August 2000 is the 25th anniversary of the publication of the discovery of monoclonal antibodies. Köhler, G. & Milstein, C. 'Continuous cultures of fused cells secreting antibody of predefined specificity.' Nature 256, 495-497 (1975). There is a special August 2000 issue of Immunology Today celebrating this anniversary and in it César Milstein has written a perspective account entitled 'With the benefit of hindsight.' Immunol Today 21, 359-364 (2000).
The first monoclonal antibody to be made was antibody Sp1, a mouse IgM antibody specific for SRBC. The fusion experiment was carried out and the cell line cloned in late 1974, Kohler and Milstein submitted their paper to Nature in May 1975 and it was accepted for publication in June 1975, finally appearing in print in August 1975. Sp1 is still going strong, we obtained a clone of this line from César, last year, for a student project we were running in the Department of Pathology. The cells came up from being frozen in liquid nitrogen in good condition and secreted plenty of anti-SRBC antibody into the culture supernatant.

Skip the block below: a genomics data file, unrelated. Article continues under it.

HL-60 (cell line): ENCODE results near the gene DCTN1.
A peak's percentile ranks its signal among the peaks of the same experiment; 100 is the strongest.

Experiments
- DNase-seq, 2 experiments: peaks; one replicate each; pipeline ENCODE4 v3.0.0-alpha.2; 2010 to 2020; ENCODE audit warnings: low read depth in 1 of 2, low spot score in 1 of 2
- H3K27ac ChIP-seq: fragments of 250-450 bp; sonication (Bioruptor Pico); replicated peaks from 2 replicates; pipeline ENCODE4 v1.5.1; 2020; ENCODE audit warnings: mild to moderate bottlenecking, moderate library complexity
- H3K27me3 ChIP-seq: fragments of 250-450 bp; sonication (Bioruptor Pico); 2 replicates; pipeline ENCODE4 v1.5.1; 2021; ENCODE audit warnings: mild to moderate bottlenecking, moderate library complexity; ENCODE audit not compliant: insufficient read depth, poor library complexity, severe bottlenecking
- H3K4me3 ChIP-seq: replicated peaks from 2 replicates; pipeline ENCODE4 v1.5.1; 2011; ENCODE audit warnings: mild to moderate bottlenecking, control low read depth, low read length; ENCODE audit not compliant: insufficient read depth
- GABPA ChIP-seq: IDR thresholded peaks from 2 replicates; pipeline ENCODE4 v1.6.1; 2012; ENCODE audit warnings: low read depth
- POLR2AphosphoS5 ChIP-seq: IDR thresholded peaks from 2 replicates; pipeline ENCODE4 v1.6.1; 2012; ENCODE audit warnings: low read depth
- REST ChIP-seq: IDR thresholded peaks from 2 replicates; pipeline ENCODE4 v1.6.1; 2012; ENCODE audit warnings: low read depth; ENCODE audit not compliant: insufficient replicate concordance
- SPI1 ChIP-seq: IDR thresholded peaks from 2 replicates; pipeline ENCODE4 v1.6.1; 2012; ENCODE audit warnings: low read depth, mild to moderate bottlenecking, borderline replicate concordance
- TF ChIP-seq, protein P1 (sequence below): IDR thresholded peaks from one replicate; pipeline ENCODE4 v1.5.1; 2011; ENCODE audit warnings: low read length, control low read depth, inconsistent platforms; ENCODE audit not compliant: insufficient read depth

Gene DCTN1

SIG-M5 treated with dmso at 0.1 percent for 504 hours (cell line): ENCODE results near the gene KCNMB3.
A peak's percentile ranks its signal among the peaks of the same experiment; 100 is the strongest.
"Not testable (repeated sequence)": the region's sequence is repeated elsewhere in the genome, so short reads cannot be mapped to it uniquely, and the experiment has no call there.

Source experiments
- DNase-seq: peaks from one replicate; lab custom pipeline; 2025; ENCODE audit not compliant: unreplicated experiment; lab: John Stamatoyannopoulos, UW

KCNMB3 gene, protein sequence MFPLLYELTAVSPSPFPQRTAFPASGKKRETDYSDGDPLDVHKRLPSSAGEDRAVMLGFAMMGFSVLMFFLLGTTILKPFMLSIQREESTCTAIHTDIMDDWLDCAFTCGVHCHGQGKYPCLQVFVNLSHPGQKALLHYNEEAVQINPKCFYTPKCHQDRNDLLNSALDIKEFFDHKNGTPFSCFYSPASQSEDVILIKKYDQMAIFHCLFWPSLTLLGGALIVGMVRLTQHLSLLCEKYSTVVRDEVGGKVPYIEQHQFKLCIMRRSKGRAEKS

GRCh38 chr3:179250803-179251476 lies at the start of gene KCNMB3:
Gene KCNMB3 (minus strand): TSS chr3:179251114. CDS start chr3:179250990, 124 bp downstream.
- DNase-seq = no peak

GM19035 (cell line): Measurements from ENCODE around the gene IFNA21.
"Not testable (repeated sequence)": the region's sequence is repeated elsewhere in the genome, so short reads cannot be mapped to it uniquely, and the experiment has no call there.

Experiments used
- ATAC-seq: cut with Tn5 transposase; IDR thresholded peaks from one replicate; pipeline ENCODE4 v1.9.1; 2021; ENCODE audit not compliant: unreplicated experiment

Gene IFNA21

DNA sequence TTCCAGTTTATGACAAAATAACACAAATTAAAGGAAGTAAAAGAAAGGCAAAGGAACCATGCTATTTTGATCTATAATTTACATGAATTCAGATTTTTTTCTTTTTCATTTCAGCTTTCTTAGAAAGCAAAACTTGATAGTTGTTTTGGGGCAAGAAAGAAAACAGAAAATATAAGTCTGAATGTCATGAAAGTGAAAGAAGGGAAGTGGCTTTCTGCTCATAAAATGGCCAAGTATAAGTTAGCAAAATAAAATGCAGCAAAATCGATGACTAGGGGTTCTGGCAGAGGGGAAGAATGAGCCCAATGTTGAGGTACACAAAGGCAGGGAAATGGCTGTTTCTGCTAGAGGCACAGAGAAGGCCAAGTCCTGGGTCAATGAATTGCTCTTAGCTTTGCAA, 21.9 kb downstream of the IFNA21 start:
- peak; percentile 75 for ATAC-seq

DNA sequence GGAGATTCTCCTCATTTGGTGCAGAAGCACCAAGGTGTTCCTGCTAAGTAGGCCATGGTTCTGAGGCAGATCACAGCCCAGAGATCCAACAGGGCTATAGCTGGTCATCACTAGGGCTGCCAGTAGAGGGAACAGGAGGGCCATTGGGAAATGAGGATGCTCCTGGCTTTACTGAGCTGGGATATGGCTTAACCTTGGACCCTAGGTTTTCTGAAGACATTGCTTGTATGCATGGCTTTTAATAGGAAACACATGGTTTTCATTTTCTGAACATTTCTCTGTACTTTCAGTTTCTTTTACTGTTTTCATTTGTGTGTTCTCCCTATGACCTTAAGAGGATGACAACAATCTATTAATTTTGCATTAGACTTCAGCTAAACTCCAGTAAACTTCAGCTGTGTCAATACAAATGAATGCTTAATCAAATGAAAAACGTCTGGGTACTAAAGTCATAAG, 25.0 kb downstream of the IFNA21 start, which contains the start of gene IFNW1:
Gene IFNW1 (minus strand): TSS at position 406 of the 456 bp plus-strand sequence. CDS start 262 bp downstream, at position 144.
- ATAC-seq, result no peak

When Köhler and Milstein, working at the MRC Laboratory of Molecular Biology, first discovered a method for making monoclonal antibodies, they did not for various reasons patent their discovery. Those like myself who remember the public debate which followed in the late 1970s and early 1980s will know that much criticism was aimed at this decision. In his Immunology Today article and also in a speech which César made recently in London (at an MRC conference celebrating 25 years of monoclonal antibodies), he explains his viewpoint on these decisions not to file patents. In this article and speech César refers to various pieces of correspondence he entered into with the Medical Research Council and the National Research and Development Corporation. There is one letter he quotes in which the UK government scientist at NRDC charged with reviewing his manuscript states....
'It is certainly difficult for us to identify any immediate practical applications which could be pursued as a commercial venture, even assuming that publication had not already occurred.'
This controversy was discussed many times in the press and at meetings and copies of the letters have from time to time been displayed. With '25 years of hindsight' and now that the WWW is such a excellent way to communicate ideas I have decided to make public a copy of the letter which I obtained as a PhD student in César's laboratory (1978-1981). The discussions and debates had a great influence on my own academic thinking. Realising that these points might be of future interest I made copies of some of the letters and articles which César used to pin up on the laboratory notice board for us all to read at the time.
To see a full sized copy of the NRDC letter click on this image below.
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